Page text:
Far out in the West. A cowboy wanted to buy a horse for
transportation. He went to the stables to see if they have one for
sale. The stable hand says, " I don't have any fer sale right now.
All I have here are boarders. There's a preacher in thet Church right
over thar got one fer sale."
So the cowboy went over to the Church to see the preacher. The Preacher said, "Ya he's out in the back of the Church." Both fellows went to the back of the Church. What the cowboy saw back there was a donkey. So the cowboy desperately needed it to get out of town and so he bought the critter.
"Now that you bought my donkey with the saddle and bridle. I have to say that he is dad burn stubborn but he respect me. I will have to tell you the commands." said the Preacher. The Preacher whispered in the cowboy's ear and said, "If you want him to go, you say, 'Praise the Lord.' If you want him to stop, you say, 'Amen.' Please remember them." The preacher shook hands with the cowboy and said, 'Good Luck', and went back inside the Church.
The cowboy took the critter out of the corral, got on its back, took hold of the reins and said, "Praise the Lord." The cowboy was surprised when the donkey started off in a high speed gallop. The cowboy panicked, jerking the reins and kept yelling, "WHOA, WHOA, STOP, STOP, WHHHOOOAAAA!!" The donkey kept going in a high gallop for many miles.
Finally, the cowboy remembered the command and yelled, "AMEN!" The
donkey screeched to a halt. The cowboy, now releived and slumped
forward on the donkey. Looking over the donkey's head, and realized
that the donkey had stopped right at the edge of the cliff and saw a
1000 foot drop below the cliff.
He sat back on the saddle, took off his hat, wiped his brow and said, "Praise the Lord."
The Bricklayer and the Barrel
I am writing in response to your request for additional information. In block number three of the accident form, I put "trying to do the job alone" as the cause of my accident. You said in your letter that I should explain more fully, so I trust the following details will suffice.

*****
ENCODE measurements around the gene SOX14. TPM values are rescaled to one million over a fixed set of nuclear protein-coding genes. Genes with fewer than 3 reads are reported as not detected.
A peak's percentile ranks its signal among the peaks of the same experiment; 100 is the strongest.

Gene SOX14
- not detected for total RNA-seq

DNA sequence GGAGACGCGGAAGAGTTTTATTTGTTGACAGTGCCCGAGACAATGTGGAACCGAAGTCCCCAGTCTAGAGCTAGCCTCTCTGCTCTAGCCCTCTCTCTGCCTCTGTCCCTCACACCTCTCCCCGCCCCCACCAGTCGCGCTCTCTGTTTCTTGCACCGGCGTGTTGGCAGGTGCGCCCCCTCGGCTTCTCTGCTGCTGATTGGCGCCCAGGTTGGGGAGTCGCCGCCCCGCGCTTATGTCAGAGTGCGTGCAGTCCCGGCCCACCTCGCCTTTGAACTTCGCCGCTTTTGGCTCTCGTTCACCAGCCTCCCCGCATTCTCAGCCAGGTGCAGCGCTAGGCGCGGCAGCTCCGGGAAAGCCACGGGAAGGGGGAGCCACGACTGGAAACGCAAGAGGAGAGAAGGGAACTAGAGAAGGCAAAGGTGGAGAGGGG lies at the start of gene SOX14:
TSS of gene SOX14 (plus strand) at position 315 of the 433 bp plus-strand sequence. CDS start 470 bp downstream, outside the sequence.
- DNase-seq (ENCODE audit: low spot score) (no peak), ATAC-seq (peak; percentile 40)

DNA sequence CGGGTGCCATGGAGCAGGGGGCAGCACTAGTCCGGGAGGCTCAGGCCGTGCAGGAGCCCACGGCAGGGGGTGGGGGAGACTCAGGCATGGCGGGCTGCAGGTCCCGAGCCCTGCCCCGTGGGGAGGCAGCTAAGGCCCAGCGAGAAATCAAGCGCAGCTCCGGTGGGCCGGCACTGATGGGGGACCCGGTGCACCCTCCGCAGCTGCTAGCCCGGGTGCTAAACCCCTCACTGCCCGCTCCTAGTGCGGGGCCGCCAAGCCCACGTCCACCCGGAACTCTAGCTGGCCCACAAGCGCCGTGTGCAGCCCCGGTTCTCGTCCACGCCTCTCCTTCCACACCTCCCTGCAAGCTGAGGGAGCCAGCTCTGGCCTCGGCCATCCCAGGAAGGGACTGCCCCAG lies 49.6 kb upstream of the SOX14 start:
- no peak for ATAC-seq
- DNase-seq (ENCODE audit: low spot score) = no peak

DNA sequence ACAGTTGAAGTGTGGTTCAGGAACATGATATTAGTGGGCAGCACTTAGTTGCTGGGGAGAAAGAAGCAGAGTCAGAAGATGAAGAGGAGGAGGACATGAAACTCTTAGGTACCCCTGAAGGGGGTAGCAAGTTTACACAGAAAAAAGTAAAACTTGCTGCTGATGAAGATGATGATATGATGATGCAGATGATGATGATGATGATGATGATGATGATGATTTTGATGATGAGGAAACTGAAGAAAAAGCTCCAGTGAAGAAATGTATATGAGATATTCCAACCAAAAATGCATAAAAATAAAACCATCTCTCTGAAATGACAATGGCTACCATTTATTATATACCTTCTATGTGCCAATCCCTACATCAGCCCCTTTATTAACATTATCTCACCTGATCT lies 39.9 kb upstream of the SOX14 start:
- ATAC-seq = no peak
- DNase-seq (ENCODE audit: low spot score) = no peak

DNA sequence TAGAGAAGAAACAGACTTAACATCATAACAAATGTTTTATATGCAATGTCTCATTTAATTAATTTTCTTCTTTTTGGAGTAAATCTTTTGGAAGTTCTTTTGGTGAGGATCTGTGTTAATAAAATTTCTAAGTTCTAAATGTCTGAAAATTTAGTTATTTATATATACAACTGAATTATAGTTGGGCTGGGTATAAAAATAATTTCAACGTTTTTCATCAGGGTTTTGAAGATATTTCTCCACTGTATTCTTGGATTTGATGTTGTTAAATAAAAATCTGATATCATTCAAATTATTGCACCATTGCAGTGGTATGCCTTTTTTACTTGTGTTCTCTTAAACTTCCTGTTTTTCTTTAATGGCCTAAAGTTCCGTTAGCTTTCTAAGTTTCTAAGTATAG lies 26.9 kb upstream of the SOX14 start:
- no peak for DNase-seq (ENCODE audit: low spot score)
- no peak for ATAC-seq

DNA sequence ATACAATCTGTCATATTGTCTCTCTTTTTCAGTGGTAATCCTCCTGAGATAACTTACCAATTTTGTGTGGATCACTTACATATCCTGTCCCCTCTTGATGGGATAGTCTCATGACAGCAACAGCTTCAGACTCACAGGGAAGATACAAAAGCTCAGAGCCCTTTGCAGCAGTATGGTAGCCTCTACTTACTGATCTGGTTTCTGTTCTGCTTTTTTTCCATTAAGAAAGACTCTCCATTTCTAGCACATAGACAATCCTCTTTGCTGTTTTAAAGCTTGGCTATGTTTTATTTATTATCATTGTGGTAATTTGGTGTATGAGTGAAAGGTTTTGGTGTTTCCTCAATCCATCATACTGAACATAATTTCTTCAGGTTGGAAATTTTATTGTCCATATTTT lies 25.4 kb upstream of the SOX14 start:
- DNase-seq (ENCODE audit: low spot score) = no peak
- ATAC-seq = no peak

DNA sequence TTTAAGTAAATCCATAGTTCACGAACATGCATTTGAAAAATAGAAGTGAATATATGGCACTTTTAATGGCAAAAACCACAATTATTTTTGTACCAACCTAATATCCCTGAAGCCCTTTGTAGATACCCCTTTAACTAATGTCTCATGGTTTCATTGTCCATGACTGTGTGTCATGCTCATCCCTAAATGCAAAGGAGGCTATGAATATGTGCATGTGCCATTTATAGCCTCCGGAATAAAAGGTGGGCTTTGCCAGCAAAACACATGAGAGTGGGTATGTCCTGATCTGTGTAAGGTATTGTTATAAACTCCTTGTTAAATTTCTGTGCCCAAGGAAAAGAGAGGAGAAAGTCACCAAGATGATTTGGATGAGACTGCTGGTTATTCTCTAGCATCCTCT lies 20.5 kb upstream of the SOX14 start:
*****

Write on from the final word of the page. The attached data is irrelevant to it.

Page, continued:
I am a bricklayer by trade. On the day of the accident I was working alone on the roof of a six-storybuilding. When I completed my work, I discovered that I had about 500 pounds of brick left over.
Rather than carry the bricks by hand, I decided to lower them in a barrel by using a pulley, which fortunately was attached to the side of the building just above the sixth floor.
Securing the rope at ground level, I went up to the roof, swung the barrel out, and loaded the bricks into it. Then I went back to the ground floor and untied the rope. Holding it tightly to ensure the slow descent of the 500 pounds of brick. You will note in block number 11 of the accident reporting form that I weigh 145 pounds. Due to my surprise at being jerked off the ground so suddenly, I lost my presence of mind and forgot to let go of the rope. Needless to say, I proceeded at a rapid rate up the side of the building.
In the vicinity of the third floor, I met the barrel coming down. This explains the broken collarbone. Slowed only slightly, I continued my rapid ascent, not stopping until the fingers of my right hand were two knuckles deep into the pulley. Fortunately, by this time I had regained my presence of mind, and was able to hold tightly to the rope in spite of my pain.
At approximately the same time, however, the barrel of the bricks hit the ground, and the bottom fell out of the barrel. Devoid of the weight of the bricks, the barrel now weighed approximately 50 pounds. I refer you again to my weight in block number 11. As you might imagine, I began a rapid descent down the side of the building.
In the vicinity of the third floor, I met the barrel coming up. This accounts for the two fractured ankles and the lacerations on my legs and lower body. The encounter with the barrel slowed me enough to lessen my injuries when I landed on the brick pile and, fortunately only three vertebrae were cracked.
I am sorry to report, however, that as I lay there on the bricks,
unable to stand and watching the empty barrel six stories above me, I
again lost my presence of mind and let go of the rope. The empty
barrel, weighing more than the rope, plummeted down on me and broke
both my legs.
I hope I have furnished you with the information you require.
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